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Apraxia In Adult

What is Apraxia?

Apraxia is a disorder of the brain and nervous system in which the individual is unable to move the mouth and tongue to make sounds properly, though: –

  • They understand the requests and instructions
  • They want to say the word
  • They know how to pronounce the words
  • No weakness in the muscles of their face

What is the cause of apraxia?

Apraxia occurs due to damage to the brain that controls organ of speech (tongue and mouth) movement coordination. The main cause of apraxia are:

  • Brain tumors
  • Conditions that cause brain and nervous system to worsen progressively such as neurodegenerative diseases
  • Dementia
  • Stroke
  • Traumatic brain injury
  • Seizures

Apraxia always appear with the problem of communication such as aphasia and dysarthria. Apraxia can also occur among children. Symptoms of apraxia will become more apparent when the children grow up.

What are the symptoms of apraxia?

Individuals who suffer from apraxia have difficulty to regulate muscle movements needed to produce the desired sound. They always refer to a much different sound than the sound of the word that they want to say. They are also aware of this error.

Apraxia symptoms include:

  • Difficult to imitate speech sounds and pronounce correctly.
  • Errors of speech sounds produced are inconsistent.
  • Rate of speech is slow
  • The long word is more difficult to produce than the short word.
  • Intonation and tone of the conversation is not normal
  • Spontaneous speech is easier to utter (“How are you?”,”Thank you”)
  • Could not produce all speech sounds for severe cases.
    In addition, depression, frustration and hopelessness are among co-occurrence symptoms in people who suffer from apraxia.

How apraxia is diagnosed?

Speech-Language Therapists (SLT) will conduct formal and informal assessments to diagnose apraxia and determine the severity of the condition. The evaluation process usually involves the examination of the mouth movement, the intonation of speech and the speech sound production in a variety of contexts.

What is the therapy for apraxia?

Apakah terapi bagi Apraksia

The main goal of the treatment is to improve the ability to plan, organize and coordinate the muscle movements for speech. SLT will design and establish appropriate therapy based on the results of the assessment. SLT will utilize a variety of approaches to the treatment of apraxia. So far no single approach that can be confirmed as the most effective method. However, frequent and intensive treatment is seen among the contributing factors of therapy success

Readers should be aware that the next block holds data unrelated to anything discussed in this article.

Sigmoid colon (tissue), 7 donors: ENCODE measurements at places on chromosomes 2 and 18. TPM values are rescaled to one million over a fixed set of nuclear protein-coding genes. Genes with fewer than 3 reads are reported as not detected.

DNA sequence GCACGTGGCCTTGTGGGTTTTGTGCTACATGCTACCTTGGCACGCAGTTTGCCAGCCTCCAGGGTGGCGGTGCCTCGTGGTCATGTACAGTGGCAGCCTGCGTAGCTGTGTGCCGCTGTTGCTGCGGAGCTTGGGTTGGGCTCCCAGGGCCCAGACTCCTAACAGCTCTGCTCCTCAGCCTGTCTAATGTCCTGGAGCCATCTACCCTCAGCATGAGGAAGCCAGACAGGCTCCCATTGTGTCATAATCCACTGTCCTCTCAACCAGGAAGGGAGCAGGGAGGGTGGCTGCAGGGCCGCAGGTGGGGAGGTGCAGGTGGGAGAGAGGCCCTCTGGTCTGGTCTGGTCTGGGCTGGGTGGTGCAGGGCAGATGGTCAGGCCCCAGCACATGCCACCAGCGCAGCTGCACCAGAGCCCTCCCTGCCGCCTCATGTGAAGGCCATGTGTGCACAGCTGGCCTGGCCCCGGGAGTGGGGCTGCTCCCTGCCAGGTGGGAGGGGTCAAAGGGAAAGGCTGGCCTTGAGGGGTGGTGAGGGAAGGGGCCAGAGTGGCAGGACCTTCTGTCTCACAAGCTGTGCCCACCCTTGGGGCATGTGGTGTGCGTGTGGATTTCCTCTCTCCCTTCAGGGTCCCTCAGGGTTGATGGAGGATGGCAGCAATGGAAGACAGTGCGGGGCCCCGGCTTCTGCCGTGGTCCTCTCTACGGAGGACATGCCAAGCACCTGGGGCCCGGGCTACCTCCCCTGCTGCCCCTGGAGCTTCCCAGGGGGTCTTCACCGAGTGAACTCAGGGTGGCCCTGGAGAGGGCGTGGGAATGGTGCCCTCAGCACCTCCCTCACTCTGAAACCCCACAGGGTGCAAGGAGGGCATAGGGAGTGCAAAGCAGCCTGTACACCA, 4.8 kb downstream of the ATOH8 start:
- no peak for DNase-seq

Speech therapy involves:

  • Produce targeted sounds repeatedly to establish desired mouth movements
  • Reduce the rate of speech
  • Melodic intonation therapy
  • Augmentative and alternative communication is used for severe cases

Support and encouragement from family members and friends are also very important in the treatment process.

What are the tips for the caregiver of individuals with apraxia?

  • Provide a relaxed and peaceful environment for individuals with apraxia to communicate.
  • Provide time and space for individuals with apraxia to perform a particular task. Do not force them to repeat the task if it is clearly difficult for them to implement. This will cause them to feel more depressed and disappointed which will in turn cause more severe symptoms of apraxia.
  • Suggest alternative ways to communicate. For example, write the word to be spoken.

What are the tips for individuals with apraxia to communicate effectively?

  • Avoid giving complex commands.
  • Use simple phrases when talking to avoid misunderstandings.
  • Talk with normal tone of voice.
  • Provide communication aids (pen, paper, tablet) if necessary.

What other complications that may present with apraxia?

  • Lack of confidence
  • Social issues


  1. American Speech Language Association (2015). Apraxia of Speech in Adult http://www.asha.org/public/speech/disorders/ApraxiaAdults/ September 11,2015
  2. Freed, D. (2011).Motor Speech Disorders: Diagnosis & Treatment. Cengage Learning.
  3. Kortte, J. H., & Palmer, J. B. (2008). Speech and language disorders.Frontera: Essentials of Physical Medicine and Rehabilitation, 2nd ed. Philadelphia: Saunders Elsevier.
  4. Medline Plus (2014). Apraxia .https://www.nlm.nih.gov/medlineplus/ency/article/007472.htm September 11,2015


Last Reviewed : 28 August 2020
Writer / Translator : Fairus bt. Mukhtar
Accreditor : Nur Syuhada bt. Hosni
Reviewer : Nadwah bt. Onwi